I’m about to get a crash course in scouting. I’ve volunteered to teach lightweight backpacking at the Cedarland’s High Adventure Scout Reservation in the High Peaks Region of the Adirondacks. I’m headed up there later in the week to be a guest instructor and to do a little backpacking with a scout troop.
There’s a huge need to help scouts, parents, and scout masters learn about lightweight backpacking techniques. Kids can’t carry heavy gear because of their size. If they end up carrying a ton of unnecessary gear on a backpacking trip, it won’t be an experience that they’ll ever want to repeat.
I was asked by Bill Laymon, the Director of Cedarlands, to come and teach because I let it be known that I’m interested in speaking to youth groups and outdoor organizations about lightweight backpacking. He’s also interested in bringing a lot of new high adventure activities to Cedarlands to expand the skills that visiting troops can acquire there. There are a couple of things I know I want to learn when I’m there, including fly fishing, forestry, and rock climbing.
If you’re a scout, parent, or scout master and you’re interested in learning more about lightweight backpacking and scouting, here are some good online resources I’ve found that can help you out.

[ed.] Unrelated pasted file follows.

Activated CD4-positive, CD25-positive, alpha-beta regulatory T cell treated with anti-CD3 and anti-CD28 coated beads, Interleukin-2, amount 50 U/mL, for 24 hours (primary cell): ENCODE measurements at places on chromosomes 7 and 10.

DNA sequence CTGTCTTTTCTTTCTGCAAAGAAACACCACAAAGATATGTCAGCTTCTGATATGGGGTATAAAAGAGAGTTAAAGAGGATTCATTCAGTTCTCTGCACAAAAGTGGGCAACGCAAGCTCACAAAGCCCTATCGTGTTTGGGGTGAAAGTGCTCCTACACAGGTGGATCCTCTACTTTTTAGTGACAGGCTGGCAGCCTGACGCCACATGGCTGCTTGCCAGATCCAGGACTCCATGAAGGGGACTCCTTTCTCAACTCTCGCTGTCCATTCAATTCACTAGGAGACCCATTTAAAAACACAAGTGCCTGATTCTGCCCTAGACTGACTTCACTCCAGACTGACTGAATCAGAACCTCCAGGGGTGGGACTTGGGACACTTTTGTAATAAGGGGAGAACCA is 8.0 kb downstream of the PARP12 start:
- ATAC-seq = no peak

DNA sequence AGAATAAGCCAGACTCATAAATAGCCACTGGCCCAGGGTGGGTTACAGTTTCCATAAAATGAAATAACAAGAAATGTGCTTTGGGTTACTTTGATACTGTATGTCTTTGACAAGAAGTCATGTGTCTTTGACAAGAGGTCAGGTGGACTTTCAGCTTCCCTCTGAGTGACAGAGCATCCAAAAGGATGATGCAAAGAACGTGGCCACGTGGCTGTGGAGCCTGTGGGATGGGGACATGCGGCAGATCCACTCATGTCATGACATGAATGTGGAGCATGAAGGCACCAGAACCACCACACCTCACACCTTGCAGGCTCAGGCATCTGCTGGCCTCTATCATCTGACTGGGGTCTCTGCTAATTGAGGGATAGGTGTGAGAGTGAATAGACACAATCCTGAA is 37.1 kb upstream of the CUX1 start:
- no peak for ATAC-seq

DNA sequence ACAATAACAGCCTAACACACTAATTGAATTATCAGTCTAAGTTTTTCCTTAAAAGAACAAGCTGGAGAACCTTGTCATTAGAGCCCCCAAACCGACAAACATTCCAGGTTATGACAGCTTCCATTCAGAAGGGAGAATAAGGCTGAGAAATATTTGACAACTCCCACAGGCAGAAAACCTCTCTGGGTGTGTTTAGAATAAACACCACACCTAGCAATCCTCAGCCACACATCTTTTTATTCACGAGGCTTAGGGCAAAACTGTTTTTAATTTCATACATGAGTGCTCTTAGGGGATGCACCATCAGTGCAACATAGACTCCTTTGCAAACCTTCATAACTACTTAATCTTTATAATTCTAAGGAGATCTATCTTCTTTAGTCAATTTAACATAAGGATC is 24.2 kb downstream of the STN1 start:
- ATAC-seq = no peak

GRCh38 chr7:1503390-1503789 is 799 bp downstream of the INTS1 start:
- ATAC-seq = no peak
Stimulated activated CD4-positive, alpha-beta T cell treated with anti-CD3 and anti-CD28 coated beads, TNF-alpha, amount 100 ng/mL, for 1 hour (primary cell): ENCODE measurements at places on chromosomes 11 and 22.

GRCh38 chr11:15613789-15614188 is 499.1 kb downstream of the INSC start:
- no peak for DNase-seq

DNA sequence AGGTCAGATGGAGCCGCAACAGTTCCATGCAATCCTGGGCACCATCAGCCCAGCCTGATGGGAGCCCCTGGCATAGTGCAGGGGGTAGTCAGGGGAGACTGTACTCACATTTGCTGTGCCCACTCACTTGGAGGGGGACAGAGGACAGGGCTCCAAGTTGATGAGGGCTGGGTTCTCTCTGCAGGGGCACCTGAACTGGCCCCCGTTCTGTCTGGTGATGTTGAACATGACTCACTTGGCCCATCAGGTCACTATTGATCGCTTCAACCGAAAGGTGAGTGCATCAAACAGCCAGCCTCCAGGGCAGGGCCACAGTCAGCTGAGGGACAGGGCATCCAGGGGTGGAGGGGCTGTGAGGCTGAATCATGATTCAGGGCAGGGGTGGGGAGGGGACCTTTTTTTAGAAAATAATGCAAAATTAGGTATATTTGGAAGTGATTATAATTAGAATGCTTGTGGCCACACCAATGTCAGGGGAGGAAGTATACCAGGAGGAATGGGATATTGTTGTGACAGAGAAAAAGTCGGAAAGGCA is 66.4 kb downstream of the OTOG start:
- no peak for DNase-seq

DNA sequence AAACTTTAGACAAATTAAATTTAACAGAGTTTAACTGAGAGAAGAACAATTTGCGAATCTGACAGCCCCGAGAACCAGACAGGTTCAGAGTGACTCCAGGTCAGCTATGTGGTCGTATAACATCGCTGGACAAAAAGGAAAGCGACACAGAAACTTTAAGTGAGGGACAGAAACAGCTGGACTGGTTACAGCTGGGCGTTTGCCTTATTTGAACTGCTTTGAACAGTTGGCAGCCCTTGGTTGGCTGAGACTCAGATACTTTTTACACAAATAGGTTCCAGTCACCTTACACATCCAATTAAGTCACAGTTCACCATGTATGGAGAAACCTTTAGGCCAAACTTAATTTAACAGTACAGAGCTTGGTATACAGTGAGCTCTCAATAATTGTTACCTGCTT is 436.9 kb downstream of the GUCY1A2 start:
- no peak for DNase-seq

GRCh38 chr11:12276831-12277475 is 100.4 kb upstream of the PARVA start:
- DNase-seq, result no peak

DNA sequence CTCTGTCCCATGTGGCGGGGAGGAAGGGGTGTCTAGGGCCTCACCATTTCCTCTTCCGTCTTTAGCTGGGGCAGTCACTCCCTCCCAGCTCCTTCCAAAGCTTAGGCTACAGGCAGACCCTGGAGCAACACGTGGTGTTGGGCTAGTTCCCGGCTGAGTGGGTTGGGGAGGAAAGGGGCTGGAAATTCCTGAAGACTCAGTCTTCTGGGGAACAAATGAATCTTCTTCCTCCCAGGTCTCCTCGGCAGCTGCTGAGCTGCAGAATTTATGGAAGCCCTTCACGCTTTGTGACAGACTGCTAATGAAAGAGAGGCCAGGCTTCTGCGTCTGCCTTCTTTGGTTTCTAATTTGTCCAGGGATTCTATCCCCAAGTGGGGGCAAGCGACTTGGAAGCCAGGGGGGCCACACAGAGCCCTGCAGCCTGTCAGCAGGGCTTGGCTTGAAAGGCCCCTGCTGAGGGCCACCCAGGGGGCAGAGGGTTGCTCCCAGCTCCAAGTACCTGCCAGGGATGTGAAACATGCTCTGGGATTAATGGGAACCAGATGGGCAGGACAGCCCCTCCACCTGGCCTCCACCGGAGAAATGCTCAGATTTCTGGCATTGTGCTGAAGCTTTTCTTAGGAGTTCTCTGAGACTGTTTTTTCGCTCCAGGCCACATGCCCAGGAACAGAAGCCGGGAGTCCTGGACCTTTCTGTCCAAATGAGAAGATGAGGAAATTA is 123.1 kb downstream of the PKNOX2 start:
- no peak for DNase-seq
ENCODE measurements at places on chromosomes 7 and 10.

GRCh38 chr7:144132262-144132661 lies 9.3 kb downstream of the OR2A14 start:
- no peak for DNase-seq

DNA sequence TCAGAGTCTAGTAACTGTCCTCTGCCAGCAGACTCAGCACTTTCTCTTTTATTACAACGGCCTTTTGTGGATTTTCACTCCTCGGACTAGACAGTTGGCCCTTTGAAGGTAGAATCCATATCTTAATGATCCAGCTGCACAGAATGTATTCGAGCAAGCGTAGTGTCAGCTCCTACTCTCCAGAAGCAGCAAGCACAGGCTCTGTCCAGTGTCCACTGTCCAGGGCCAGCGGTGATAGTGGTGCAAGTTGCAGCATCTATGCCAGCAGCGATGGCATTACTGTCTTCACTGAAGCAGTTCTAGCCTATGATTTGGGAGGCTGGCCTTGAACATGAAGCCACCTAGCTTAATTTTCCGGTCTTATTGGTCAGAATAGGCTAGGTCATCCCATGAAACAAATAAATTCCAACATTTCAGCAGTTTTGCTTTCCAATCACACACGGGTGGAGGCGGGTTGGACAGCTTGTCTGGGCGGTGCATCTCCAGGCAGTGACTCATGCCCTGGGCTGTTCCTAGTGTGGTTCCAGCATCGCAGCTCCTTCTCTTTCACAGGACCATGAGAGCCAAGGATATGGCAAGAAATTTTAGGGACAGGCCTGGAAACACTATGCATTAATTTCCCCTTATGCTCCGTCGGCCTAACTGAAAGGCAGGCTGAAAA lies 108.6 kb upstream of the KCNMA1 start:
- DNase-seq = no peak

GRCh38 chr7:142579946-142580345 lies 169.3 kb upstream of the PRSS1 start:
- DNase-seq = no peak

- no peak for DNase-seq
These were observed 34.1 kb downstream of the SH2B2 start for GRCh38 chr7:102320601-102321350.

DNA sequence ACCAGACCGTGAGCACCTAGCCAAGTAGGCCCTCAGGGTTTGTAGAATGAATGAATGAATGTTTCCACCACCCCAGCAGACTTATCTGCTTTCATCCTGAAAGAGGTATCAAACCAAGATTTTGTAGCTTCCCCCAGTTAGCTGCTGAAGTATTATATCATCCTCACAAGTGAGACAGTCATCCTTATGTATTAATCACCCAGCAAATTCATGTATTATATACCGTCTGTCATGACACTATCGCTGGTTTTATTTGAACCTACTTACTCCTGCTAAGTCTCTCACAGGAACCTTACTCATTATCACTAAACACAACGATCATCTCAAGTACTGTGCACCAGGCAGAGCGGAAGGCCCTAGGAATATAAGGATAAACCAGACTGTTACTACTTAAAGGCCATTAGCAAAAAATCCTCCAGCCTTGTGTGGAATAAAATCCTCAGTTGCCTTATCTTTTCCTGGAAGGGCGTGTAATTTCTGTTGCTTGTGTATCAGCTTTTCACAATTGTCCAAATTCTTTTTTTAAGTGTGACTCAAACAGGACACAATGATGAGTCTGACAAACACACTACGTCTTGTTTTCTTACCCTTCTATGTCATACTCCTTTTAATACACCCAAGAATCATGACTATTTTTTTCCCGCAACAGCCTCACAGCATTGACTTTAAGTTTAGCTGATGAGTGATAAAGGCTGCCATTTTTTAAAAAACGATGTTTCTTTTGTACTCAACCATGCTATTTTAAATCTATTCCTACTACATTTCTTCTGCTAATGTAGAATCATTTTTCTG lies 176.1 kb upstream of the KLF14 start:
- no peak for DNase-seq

To start, watch the video here which features Scout Master, Steve Green. He’s got a very watchable series of thirty-thee videos about lightweight backpacking on his web site that you should check out, even if you’re not involved in scouting. I like his emphasis on how to outfit your kids or yourself without a lot of expensive gear. We need more of this in the UL community. Lightweight backpacking does not have to be expensive or exclusive.
Doug Prosser, another Scout Master, wrote a great article called Boy Scout Gear List: New Scouts, Three-Season, which is also a great read if you’ve never seen it. Doug is still very active with scouting and has been teaching BSA leaders about lightweight backpacking with Ryan Jordan, who is also involved with scouting.
That should get you started.
If you’re involved in scouting and would like to learn more, or can point out more useful resources, please leave a comment below.